A president’s greatness comes down, in part, to how well he limited government abroad and at home.
Abroad, Donald Trump didn’t lead the United States into a major war.
At home, though, Trump signed off on swollen government budgets, didn’t force roll-call votes to fully repeal Obamacare, welcomed “Dreamers,” championed ill-conceived criminal justice “reform,” and greatly expanded public-health tyranny.
Trump championed “15 days to flatten the curve,” which never was going to age well. He championed COVID money-printing that poured gas on a long-raging fire at the Federal Reserve. Trump championed genetic vaccines that, over time, are proving deadly and debilitating. Trump didn’t weigh in upfront to limit massive unconstitutional changes in ballot-handling that led to the certification of votes not credibly cast.
Just as every essential idea of Franklin Roosevelt’s New Deal was put into place by Herbert Hoover, every essential idea of Joe Biden’s COVID tyranny was prefaced by Trump’s decisions in 2020.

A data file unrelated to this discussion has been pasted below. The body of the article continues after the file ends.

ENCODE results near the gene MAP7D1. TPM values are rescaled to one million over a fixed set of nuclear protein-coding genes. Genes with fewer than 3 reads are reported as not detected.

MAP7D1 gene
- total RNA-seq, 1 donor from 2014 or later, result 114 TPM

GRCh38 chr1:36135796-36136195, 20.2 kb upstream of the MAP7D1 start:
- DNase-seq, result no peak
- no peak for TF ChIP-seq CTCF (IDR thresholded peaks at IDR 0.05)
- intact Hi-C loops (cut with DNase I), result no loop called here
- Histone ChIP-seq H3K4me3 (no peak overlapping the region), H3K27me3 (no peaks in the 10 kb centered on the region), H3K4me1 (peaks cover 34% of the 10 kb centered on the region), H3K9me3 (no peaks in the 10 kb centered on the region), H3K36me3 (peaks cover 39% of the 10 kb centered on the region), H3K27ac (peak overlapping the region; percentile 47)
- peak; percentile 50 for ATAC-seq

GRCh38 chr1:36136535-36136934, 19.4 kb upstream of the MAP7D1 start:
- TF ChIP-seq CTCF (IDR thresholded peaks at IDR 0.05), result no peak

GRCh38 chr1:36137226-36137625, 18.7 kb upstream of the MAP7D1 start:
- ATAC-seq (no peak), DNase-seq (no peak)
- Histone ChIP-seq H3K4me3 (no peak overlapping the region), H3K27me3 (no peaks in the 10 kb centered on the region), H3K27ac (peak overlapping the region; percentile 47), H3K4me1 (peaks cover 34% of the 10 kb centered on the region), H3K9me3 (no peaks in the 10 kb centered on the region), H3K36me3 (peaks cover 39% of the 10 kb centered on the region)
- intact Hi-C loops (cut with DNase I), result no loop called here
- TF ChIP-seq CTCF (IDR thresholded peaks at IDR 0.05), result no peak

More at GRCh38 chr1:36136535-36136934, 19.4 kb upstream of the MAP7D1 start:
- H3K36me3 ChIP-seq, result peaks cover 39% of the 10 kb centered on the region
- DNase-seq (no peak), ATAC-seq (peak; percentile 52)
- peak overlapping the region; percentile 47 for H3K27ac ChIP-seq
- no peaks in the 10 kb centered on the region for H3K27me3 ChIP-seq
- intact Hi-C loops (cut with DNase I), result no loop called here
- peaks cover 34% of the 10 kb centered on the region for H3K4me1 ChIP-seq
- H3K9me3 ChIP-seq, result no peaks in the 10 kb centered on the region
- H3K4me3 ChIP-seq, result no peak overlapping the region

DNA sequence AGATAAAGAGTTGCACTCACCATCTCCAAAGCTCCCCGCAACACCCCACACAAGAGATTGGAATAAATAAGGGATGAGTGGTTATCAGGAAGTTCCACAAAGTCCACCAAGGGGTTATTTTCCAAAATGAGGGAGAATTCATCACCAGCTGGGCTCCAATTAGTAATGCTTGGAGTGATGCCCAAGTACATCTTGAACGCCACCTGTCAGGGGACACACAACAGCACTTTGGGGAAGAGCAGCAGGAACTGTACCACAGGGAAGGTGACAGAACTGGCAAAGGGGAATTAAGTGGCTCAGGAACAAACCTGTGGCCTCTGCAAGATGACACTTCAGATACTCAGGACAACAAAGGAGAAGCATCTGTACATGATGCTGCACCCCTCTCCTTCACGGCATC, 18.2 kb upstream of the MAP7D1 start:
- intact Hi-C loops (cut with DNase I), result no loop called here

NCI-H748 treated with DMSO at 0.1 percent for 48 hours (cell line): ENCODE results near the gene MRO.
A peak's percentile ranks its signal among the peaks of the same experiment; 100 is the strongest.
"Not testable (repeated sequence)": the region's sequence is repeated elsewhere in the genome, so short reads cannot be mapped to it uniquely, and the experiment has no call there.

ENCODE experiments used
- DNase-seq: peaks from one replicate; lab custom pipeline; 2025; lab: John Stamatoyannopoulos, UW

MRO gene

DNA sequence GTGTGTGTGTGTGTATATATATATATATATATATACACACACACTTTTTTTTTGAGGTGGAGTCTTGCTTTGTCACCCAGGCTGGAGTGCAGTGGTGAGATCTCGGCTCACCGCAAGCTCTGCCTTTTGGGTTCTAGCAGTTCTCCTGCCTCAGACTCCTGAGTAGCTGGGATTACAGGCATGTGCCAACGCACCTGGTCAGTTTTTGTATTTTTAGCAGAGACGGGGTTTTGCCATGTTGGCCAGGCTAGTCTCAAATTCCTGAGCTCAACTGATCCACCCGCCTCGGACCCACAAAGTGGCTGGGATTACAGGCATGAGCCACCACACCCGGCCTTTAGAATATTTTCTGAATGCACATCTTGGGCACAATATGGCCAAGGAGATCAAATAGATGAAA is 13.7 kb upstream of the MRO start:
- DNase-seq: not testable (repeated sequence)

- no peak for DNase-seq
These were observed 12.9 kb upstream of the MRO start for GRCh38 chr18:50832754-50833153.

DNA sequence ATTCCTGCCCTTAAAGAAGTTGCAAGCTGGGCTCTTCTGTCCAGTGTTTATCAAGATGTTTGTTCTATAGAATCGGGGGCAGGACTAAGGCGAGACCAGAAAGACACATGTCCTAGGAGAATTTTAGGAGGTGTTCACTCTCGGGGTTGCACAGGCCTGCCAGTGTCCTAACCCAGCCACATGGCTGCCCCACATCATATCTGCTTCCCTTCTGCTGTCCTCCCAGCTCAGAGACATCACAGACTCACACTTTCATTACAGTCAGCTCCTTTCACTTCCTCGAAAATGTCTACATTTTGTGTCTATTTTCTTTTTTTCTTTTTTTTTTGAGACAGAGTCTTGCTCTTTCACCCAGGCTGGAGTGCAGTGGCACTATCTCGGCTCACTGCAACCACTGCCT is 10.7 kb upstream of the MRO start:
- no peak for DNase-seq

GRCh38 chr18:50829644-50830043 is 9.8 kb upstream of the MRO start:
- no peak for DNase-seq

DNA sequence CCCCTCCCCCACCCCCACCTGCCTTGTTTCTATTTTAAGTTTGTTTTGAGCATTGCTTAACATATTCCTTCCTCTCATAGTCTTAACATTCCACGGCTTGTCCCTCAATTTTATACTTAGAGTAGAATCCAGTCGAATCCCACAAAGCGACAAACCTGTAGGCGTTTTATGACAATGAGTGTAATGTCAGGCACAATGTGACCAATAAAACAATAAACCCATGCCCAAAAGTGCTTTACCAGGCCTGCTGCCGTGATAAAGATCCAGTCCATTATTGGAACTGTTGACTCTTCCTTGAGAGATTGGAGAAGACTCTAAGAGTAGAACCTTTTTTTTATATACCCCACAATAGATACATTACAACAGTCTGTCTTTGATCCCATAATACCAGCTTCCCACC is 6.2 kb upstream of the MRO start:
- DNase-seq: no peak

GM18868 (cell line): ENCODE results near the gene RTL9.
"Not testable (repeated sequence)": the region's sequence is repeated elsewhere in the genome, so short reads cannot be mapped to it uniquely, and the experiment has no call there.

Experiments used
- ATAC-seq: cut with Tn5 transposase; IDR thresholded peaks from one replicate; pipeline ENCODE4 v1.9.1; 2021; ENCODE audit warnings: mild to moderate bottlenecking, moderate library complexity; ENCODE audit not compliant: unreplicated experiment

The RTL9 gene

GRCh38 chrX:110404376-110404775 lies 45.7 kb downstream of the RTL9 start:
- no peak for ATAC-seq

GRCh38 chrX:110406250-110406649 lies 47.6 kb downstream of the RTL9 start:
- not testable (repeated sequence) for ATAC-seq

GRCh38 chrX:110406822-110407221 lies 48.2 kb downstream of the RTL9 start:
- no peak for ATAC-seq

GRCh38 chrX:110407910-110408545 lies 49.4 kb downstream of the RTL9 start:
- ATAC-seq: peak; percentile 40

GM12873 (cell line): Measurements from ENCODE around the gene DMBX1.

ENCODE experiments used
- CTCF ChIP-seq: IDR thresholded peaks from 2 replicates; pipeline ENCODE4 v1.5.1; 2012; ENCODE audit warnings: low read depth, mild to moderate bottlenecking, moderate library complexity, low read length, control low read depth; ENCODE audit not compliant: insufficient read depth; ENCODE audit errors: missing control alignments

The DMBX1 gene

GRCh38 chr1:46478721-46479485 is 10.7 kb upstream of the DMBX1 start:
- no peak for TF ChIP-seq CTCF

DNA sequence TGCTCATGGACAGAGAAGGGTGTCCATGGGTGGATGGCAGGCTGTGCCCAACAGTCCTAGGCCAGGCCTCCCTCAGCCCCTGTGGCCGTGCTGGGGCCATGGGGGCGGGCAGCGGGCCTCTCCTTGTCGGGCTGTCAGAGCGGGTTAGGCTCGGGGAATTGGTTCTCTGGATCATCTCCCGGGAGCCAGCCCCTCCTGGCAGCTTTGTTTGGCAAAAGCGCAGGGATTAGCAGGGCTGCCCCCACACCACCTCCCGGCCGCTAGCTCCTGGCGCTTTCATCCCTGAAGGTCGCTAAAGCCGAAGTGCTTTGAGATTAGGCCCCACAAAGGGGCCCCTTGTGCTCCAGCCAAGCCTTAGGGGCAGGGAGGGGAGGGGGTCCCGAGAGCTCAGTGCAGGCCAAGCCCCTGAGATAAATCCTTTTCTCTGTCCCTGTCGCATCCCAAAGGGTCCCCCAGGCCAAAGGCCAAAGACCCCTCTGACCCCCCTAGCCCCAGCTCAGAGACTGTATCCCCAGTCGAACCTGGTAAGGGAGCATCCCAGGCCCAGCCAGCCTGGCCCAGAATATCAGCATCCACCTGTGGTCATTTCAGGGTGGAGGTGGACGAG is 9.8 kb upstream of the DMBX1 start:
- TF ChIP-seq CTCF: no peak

Trump looks even worse when he’s compared to his contemporaries. Florida Governor Ron DeSantis quickly sought bona fide nongovernment experts, turned on a dime, and used substantial constitutional powers to limit government agencies and cronies from impinging on people’s liberties. Representative Thomas Massie (R-Ky.) risked his career trying to block the COVID money-printing that bailed out Democratic politicians and amped up inflation.
In 2012, Republican presidential nominee Mitt Romney was weak on Obamacare because, as governor of Massachusetts, he had championed Romneycare. As things stand now, Trump is weak on Republican-affirmed Obamacare, criminal justice “reform,” health tyranny, and inflation.